I think it’s important to reason from first principles rather than by analogy. The normal way we conduct our lives is we reason by analogy. [With analogy] we are doing this because it’s like something else that was done, or it is like what other people are doing. [With first principles] you boil things down to the most fundamental truths…and then reason up from there.
I started web logging (blogging) back in 1999 when i got into web development. Way before WordPress, where you had to code your own version of blog websites on GeoCities, SpacePorts or similar free hosting platforms.
Somewhere between 2005 and now i stopped since it became main stream. Now that the band wagon has predominantly moved onto social media platforms and the ease of uae of WordPress, i find myself getting back into the habit. I can voluntarily share my content to interested parties, hide my personal musings and have complete control over my data.
What i missed about blogging is that feeling that you are able to articulate your thoughts to an audience without prejudice or judgement on a post, hit publish and keep it private for noone to see.. It’s like talking to a shrink but on the cheap. I can vent out, ramble, then read through what i wrote and psycho-analyze myself.
Once you know something, there’s no going back, you can’t simply unlearn things you experience. The.more experiencea you go through, your understanding of how the world and people operate broadens. The realization of that sometimes gets uncomfortably heavy and one must adapt to thrive.
Updated my shoe box for the coming summer heat:
- Replaced stock AMD cooler with a Noctua L9i with AM4 mounting kit
- Added a 92mmx25mm Noctua fan on the side
- Added a 120mm Noctua fan in the front
- Added a Seagate 2tb SSHD drive for my media and games.
Temperatures seems to be nominal, everything considered.
Also updated my BIOS to v4.40 and AMD Chipset drivers to 17.40, hopefully that sorts out the Spectre/Meltdown vulnerabilities
The simple truth of it is i want some resemblance of control. Where i can tell myself matter-of-fact that i had significant influence on the outcome of my undertaking. A safe emotional and mental environment where i can break and rebuild myself in every aspect of life away from the judging eyes of my peers and people in general.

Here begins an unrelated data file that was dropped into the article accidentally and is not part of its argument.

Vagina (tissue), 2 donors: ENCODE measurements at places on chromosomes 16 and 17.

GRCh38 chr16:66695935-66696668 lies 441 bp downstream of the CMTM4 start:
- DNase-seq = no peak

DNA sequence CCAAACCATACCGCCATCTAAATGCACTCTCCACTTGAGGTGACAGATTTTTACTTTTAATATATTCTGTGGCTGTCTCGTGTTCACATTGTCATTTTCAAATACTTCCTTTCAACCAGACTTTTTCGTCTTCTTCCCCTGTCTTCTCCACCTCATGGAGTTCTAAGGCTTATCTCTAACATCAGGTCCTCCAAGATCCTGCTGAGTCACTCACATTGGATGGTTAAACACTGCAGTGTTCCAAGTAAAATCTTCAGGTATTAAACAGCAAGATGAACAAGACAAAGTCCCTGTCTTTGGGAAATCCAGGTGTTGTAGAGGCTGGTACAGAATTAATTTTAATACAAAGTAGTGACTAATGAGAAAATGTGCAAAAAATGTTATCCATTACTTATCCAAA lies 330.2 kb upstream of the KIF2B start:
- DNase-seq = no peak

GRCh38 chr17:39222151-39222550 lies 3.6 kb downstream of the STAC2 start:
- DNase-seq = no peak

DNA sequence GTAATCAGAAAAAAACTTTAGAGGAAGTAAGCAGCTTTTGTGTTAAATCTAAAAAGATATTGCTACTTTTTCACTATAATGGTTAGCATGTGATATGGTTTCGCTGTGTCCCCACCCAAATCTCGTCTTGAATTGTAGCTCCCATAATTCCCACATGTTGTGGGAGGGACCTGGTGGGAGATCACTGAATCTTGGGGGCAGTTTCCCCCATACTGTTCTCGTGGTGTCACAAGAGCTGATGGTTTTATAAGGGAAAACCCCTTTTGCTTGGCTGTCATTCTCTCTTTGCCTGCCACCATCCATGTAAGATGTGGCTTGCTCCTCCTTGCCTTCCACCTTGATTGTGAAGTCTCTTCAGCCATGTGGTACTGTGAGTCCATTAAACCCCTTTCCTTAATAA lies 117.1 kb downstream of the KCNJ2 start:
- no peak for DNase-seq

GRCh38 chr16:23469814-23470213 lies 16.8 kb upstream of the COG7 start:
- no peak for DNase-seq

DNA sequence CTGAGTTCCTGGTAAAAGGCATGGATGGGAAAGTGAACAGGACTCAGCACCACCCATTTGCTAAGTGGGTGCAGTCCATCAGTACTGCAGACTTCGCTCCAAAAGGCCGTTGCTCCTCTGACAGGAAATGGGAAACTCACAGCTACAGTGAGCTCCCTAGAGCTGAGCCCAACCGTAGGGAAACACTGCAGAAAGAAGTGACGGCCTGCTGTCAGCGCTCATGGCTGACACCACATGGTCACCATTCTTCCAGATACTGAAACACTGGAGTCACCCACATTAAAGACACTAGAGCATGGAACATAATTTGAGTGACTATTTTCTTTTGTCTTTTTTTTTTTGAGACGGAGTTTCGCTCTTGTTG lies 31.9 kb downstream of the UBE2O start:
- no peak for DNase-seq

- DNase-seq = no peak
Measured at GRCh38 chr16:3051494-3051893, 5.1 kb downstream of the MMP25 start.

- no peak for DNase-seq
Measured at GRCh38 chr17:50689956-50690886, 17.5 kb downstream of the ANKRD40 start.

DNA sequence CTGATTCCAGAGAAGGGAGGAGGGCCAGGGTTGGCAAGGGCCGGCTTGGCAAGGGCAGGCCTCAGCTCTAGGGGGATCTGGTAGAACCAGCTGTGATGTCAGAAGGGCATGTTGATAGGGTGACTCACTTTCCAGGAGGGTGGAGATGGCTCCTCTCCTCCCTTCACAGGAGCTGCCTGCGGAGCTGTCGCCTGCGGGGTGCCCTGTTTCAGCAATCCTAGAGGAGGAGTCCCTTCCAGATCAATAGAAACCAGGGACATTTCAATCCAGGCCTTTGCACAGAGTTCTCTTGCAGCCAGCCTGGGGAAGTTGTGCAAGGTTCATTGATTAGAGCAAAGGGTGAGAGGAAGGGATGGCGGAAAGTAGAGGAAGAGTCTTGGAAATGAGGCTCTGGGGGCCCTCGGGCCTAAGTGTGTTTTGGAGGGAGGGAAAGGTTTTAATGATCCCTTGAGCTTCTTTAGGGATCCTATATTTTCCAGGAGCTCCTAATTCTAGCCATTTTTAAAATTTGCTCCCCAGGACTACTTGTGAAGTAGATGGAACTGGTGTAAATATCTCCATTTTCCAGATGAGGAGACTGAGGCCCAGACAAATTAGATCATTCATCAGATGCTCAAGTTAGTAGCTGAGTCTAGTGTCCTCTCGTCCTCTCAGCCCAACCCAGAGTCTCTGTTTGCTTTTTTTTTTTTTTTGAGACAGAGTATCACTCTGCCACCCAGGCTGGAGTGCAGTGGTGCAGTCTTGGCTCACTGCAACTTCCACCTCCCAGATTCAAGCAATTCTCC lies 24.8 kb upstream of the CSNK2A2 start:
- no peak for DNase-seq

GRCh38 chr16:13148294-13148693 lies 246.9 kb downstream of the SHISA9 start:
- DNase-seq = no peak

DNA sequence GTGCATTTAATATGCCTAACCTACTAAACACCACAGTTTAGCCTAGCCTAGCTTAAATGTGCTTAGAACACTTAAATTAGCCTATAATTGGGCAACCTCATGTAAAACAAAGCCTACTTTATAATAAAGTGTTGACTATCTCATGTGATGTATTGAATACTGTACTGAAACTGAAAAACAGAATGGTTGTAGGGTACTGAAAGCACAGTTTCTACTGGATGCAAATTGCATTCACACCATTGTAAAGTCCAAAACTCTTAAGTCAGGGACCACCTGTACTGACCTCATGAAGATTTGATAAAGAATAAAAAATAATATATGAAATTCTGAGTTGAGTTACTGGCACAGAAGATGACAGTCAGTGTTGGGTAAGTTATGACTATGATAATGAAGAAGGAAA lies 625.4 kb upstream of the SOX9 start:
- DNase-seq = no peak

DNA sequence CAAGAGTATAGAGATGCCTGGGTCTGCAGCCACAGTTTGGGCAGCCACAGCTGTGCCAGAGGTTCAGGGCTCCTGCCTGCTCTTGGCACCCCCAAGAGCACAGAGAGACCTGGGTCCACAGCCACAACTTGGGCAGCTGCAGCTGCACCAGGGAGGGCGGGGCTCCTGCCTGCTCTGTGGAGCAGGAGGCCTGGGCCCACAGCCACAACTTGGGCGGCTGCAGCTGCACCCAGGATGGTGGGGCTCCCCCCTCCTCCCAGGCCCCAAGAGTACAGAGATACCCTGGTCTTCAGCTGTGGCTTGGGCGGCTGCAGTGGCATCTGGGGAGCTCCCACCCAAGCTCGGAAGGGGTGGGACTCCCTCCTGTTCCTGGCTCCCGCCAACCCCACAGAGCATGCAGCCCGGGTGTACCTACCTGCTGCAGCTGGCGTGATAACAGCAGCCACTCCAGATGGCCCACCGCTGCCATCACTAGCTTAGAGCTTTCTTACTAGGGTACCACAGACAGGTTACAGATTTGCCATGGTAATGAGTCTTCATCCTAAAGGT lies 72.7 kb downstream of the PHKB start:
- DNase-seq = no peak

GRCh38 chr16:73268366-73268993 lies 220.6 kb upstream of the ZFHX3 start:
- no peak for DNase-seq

I am my worse enemy, so i try to one up myself in every aspect I can. That way I have this sense of moving forward towards something, anything really, so long as it’s worth while. I guess one if not my greatest fears is staying stagnant. I figure life is a journey, so I have this irrational fear of missing out on something if I stop moving forward and progressing.
I love running because it taught me the importance of endurance and patience, life is a marathon not a sprint after all. I took up powerlifting to teach me the value of mental and physical strength under tension, we all have some weight on our shoulders we carry around. I took up cycling to remind me to stop and enjoy the scenery, life needs a constant change of pace. Last but not least, I became more mindful of my nutrition and resting cycles seriously because you have to love and respect yourself first before people around you reciprocate it towards you.
I attribute my growth and success in life to the fruits of my physical training. It is suprisingly more mental and psychologist than one would think. Though it is a jard concept to graps unless you go through the grind yourself. The superficial side effects are just perks of the real benefits of pushing yourself to always be a better version of yourself day in and day out regardless of the circumstances.
I was at the Army MTB trail in Taguig yesterday, testing out my Surly Karate Monkey to see how it handles. On my last loop i tried the red trail and ended up crashing near the end. I thought it was nothing until I padded myself down and felt a notch in my shin.
I basically tore the skin exposing a little bit of bone which i was advised to have stitched up. So after applying first aid, having my bike and car washed, and eating lunch I decided to go to a public hospital to go get stitches.
I really didn’t want to get medical assistance due to the astronomical cost of health care locally but i was pleasantly surprised to only pay P351.00 ($7 USD) for my 5 stitches, basically only paying for supplies.
I now have a greater appreciation for public hospitals and the monetary savings you get with similar if not the same level of care as oppose to private hospitals… Assuming you have the patience to fall in line.